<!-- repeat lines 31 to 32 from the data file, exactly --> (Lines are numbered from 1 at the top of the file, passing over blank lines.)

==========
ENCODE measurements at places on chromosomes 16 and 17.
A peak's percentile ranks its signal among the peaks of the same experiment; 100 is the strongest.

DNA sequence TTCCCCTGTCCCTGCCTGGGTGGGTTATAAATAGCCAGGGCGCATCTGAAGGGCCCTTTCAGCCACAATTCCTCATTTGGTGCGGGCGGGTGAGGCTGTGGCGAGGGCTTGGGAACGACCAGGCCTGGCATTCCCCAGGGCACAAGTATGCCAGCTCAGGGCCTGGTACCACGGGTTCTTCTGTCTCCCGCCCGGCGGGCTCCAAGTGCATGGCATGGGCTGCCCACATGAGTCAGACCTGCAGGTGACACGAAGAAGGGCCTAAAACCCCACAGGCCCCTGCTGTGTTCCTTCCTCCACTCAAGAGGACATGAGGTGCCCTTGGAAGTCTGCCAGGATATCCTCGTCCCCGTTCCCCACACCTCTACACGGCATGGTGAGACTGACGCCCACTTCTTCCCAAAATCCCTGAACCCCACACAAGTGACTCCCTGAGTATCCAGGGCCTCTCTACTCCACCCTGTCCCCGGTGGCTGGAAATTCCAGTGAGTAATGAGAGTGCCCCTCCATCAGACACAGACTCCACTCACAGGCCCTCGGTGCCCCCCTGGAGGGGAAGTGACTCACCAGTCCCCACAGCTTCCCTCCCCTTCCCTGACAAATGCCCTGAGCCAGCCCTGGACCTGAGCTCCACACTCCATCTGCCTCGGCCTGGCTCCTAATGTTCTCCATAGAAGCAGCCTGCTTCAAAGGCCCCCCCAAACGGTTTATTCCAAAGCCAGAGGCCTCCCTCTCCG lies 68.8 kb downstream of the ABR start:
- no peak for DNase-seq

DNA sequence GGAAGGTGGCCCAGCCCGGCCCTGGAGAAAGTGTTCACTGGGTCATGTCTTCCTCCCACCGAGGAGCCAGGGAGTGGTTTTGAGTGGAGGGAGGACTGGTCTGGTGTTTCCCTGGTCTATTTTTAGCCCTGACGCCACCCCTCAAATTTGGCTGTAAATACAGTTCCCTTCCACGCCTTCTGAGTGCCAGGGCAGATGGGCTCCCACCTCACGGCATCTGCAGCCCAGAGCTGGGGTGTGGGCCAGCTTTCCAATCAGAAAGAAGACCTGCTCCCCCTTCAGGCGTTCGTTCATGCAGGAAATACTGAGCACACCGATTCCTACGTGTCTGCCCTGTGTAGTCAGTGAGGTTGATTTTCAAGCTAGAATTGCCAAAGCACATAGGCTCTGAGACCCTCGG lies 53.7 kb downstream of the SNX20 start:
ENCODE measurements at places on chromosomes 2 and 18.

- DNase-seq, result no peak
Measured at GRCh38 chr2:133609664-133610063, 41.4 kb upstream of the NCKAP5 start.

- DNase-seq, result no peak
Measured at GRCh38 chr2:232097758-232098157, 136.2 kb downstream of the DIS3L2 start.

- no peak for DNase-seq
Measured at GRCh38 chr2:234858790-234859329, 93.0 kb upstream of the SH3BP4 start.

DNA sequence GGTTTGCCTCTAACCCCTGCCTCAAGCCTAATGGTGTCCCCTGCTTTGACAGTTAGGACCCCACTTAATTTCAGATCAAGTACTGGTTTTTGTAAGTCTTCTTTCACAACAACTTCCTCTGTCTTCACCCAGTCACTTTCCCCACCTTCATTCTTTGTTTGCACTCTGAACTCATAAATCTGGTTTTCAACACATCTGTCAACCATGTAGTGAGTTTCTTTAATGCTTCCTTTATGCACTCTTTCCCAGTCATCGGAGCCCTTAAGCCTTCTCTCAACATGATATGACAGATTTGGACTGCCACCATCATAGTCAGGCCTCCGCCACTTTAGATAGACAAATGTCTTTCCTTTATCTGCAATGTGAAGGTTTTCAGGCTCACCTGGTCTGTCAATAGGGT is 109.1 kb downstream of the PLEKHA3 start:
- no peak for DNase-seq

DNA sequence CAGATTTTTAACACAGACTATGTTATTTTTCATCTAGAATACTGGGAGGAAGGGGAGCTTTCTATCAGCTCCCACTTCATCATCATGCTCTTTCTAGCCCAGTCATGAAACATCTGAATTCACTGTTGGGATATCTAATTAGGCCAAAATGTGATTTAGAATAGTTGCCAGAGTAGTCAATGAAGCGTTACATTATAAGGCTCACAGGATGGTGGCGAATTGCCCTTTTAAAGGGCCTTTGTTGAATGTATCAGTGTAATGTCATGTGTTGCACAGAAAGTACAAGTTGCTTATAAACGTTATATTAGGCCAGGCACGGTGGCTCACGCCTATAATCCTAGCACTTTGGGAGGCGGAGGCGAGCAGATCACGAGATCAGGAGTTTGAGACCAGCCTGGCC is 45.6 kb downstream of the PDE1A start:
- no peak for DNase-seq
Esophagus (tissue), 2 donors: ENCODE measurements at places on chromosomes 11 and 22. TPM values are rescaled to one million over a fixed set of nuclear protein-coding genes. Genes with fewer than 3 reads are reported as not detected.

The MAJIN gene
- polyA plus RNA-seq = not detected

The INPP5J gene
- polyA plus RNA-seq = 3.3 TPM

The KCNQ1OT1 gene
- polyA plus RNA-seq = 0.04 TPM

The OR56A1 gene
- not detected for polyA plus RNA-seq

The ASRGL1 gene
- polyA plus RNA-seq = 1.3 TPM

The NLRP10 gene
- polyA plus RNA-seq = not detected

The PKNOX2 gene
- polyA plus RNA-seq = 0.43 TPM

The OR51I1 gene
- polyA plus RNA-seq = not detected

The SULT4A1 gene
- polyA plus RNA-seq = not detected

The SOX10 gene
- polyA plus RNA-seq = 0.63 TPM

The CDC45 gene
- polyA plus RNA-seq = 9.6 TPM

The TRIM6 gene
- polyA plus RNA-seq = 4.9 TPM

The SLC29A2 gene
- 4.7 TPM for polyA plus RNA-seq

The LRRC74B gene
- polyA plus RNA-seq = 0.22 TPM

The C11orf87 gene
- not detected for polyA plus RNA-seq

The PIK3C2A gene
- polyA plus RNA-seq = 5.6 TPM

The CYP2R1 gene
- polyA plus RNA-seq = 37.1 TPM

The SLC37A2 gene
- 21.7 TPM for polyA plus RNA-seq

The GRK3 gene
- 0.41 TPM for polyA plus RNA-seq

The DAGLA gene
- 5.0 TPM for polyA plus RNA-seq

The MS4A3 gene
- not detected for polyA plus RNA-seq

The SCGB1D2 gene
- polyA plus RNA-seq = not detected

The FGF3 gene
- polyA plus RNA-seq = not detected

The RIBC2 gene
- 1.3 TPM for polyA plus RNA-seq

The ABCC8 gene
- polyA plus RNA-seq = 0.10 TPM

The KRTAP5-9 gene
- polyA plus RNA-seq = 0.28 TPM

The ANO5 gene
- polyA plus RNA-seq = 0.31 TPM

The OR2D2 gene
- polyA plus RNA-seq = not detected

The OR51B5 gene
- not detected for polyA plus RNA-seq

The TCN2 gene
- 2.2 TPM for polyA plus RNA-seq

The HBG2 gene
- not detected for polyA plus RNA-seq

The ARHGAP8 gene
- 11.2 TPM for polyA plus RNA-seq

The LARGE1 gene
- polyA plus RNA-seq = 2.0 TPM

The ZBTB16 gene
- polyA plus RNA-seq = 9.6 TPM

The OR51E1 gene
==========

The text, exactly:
- polyA plus RNA-seq = 0.43 TPM

The OR51I1 gene